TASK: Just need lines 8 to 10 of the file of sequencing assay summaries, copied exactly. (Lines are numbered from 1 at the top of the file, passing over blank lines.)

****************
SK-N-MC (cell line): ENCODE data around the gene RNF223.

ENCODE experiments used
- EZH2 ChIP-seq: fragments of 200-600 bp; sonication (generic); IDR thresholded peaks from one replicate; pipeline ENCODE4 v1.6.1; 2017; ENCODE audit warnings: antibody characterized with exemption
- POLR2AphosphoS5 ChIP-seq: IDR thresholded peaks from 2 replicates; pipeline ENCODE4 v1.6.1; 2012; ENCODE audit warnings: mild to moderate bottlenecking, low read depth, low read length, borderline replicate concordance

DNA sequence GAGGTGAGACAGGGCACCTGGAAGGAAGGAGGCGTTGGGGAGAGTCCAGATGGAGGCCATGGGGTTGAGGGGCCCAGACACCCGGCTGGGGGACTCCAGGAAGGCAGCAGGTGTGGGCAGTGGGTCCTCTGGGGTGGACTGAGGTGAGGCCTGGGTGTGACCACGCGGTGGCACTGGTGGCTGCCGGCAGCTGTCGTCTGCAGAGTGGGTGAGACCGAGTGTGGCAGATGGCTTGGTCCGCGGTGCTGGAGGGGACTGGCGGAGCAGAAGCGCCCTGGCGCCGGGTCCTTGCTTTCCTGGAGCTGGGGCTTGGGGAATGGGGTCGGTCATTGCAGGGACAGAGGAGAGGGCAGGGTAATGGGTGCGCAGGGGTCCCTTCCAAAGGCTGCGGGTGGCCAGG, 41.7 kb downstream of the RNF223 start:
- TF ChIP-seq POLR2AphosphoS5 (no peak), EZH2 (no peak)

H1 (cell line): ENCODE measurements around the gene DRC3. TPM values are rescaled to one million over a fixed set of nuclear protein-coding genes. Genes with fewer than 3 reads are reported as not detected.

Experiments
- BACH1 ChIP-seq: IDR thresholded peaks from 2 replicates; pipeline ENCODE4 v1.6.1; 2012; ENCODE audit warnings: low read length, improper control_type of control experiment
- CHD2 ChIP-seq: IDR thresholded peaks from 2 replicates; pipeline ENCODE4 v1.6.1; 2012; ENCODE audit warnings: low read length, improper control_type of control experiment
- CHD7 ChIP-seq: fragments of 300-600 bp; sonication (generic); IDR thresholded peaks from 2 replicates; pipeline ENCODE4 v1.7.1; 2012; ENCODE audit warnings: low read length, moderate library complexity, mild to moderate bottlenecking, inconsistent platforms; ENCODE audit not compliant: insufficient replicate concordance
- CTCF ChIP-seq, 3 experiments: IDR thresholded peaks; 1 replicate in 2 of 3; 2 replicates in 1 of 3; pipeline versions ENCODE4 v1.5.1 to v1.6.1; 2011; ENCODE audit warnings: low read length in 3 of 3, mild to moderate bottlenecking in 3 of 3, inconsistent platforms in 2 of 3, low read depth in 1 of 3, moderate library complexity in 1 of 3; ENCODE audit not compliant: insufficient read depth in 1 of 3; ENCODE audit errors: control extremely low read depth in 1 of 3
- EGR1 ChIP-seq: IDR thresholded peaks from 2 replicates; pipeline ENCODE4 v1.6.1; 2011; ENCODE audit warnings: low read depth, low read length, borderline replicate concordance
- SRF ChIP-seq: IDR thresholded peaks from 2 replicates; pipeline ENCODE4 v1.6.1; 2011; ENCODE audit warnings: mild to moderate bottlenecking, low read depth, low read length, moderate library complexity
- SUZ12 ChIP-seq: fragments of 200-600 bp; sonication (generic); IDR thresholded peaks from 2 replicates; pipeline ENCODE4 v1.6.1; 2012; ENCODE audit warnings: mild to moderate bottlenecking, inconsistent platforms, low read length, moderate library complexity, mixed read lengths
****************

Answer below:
Experiments
- BACH1 ChIP-seq: IDR thresholded peaks from 2 replicates; pipeline ENCODE4 v1.6.1; 2012; ENCODE audit warnings: low read length, improper control_type of control experiment
- CHD2 ChIP-seq: IDR thresholded peaks from 2 replicates; pipeline ENCODE4 v1.6.1; 2012; ENCODE audit warnings: low read length, improper control_type of control experiment